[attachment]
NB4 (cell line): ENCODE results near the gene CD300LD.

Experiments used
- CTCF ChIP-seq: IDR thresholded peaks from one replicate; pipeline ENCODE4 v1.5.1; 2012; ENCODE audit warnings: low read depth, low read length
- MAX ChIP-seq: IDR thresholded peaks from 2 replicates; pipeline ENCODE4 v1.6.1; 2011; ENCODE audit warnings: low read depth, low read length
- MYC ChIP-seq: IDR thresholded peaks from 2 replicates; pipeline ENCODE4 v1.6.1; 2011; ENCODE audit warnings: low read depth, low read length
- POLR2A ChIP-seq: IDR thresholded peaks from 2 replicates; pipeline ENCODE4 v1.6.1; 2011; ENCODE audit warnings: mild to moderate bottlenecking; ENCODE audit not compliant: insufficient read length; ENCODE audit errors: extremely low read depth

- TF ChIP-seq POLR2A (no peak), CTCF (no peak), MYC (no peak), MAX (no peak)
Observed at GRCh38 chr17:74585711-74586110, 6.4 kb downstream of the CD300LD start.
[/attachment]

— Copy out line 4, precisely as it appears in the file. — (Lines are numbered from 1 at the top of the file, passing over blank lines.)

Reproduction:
- MAX ChIP-seq: IDR thresholded peaks from 2 replicates; pipeline ENCODE4 v1.6.1; 2011; ENCODE audit warnings: low read depth, low read length